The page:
Vela Navarrete R, Garcia Cardoso JV, Barat A, Manzarbeitia F, López FA. BPH and inflammation: pharmacological effects of Permixon on histological and molecular inflammatory markers. Results of a double blind pilot clinical assay. Eur Urol. 2003;44:549–55.PubMedCrossRefGoogle Scholar
  24. 24.
    Exploratory study of L.S.E.S.r. (lipidosterolic extract of Serenoa repens) (PERMIXON1 160 mg hard capsule) versus tamsulosine LP activity on inflammation biomarkers in the treatment of urinary symptoms related to BPH (benign prostatic hyperplasia) (PERMIN). NCT01604811. ClinicalTrials.gov Web site. http://clinicaltrials.gov/ct2/show/NCT01604811?term=serenoa+repens&rank=4.

Copyright information

© Springer Science+Business Media New York 2014

Authors and Affiliations

  • Vincenzo Ficarra
    • 1
    Email author
  • Marta Rossanese
    • 2
  • Michele Zazzara
    • 2
  • Gianluca Giannarini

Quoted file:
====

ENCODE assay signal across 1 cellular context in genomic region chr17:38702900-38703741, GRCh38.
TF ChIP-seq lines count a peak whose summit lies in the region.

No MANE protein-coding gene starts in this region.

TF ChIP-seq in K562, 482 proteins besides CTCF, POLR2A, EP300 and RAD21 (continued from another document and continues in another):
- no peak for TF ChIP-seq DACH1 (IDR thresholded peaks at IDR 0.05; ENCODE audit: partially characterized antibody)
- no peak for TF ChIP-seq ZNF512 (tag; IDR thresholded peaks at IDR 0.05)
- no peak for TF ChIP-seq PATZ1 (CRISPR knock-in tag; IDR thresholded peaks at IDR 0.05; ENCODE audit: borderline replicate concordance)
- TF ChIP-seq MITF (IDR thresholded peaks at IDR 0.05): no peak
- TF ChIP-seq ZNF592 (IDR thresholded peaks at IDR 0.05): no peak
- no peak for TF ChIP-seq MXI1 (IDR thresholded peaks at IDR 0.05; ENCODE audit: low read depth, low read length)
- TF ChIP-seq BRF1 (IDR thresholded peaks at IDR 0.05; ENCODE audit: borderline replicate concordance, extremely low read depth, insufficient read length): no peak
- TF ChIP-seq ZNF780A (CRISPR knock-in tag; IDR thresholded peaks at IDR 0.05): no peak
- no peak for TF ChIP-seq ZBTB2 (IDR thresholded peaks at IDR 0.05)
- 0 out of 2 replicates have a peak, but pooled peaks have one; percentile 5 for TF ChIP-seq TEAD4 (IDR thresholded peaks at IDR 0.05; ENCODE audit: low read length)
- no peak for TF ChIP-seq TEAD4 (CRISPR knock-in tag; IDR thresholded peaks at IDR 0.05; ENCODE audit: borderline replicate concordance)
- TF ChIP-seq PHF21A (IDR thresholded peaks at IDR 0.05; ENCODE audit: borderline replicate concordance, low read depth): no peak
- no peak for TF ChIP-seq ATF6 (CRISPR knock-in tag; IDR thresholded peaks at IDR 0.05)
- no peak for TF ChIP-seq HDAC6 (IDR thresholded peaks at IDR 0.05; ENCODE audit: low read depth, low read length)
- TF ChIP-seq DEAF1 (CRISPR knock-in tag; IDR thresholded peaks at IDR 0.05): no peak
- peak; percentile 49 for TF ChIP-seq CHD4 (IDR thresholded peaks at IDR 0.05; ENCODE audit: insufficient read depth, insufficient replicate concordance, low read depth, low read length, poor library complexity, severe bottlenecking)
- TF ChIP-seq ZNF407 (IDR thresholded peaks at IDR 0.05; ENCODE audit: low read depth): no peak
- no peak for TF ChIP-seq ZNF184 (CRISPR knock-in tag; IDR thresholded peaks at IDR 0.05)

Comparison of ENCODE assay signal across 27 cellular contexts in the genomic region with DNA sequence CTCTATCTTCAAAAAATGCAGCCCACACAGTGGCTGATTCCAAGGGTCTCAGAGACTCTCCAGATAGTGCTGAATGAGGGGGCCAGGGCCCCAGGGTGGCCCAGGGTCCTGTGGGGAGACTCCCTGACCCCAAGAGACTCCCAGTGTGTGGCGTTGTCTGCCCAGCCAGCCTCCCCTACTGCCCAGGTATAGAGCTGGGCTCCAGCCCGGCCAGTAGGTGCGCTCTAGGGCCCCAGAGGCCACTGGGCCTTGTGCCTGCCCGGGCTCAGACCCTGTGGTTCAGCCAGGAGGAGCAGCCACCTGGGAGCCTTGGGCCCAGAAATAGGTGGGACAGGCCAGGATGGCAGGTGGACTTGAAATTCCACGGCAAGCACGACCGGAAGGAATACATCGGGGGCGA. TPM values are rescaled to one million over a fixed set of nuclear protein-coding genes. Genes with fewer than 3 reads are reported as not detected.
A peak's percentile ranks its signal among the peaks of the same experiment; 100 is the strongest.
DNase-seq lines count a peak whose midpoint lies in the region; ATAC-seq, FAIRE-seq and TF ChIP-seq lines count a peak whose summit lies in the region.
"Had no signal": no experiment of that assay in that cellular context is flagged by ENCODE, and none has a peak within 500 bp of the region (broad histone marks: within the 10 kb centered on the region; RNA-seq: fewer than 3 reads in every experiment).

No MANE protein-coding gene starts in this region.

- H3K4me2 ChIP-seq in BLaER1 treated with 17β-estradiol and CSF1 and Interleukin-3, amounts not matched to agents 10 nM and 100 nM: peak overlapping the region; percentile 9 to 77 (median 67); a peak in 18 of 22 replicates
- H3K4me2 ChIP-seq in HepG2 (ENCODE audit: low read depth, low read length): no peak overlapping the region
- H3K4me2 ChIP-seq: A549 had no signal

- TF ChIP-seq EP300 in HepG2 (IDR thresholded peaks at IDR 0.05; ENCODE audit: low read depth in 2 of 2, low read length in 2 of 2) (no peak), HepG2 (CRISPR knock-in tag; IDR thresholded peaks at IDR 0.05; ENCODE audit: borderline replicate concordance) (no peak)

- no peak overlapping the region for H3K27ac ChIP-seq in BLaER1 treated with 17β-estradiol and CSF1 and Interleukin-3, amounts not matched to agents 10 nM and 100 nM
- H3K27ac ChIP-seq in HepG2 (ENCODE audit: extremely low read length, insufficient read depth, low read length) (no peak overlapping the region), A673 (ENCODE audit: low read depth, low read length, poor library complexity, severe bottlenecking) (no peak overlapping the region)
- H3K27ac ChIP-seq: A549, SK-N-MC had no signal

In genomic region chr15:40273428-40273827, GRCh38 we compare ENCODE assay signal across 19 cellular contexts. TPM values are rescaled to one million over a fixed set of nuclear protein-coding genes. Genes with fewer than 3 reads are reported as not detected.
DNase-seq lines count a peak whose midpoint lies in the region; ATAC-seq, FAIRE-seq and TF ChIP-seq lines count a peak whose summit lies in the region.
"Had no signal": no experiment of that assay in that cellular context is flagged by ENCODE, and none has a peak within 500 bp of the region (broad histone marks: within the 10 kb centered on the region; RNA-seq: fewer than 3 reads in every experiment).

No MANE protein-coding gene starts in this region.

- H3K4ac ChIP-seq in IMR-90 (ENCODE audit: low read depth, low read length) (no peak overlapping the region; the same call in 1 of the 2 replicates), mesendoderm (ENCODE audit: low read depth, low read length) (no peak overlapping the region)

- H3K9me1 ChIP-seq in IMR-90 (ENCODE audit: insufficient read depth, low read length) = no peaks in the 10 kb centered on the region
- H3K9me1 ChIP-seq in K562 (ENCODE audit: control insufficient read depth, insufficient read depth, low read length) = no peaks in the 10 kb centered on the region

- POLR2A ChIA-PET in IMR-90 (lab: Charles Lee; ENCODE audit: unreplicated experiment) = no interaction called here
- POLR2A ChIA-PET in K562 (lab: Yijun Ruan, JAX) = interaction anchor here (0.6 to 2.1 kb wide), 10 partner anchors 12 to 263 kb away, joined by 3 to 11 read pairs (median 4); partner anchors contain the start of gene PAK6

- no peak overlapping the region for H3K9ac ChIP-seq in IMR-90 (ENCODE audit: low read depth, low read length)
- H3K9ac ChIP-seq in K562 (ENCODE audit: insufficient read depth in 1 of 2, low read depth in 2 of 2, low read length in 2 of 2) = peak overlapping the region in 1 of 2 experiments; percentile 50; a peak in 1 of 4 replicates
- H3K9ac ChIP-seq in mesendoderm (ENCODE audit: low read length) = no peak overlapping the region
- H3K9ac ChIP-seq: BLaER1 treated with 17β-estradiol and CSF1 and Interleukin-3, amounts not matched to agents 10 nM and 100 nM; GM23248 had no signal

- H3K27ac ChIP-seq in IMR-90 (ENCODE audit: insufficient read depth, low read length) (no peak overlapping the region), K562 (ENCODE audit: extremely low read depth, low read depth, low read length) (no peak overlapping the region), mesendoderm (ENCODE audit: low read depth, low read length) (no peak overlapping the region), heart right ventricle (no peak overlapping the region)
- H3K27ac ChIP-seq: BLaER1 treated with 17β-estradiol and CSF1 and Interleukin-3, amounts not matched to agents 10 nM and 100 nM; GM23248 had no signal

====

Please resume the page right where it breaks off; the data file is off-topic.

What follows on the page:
• 1
  • Maria Abbinante
    • 1
  • Riccardo Bartoletti
    • 3
  • Vincenzo Mirone
    • 4
  • Francesco Scaglione
    • 5
  1. 1.Department of Experimental and Clinical Medical Sciences, Urology UnitUniversity of Udine, Academic Medical Centre Hospital UdineUdineItaly
  2. 2.Department of Surgical, Oncologic and Gastrointestinal Sciences, Urologic UnitUniversity of PadovaPaduaItaly
  3. 3.Department of UrologyUniversity of FlorenceFlorenceItaly
  4. 4.Department of UrologyUniversity of NaplesNaplesItaly
  5. 5.Department of Medical Biotechnologies and Translational MedicineUniversity of MilanMilanItaly

Personalised recommendations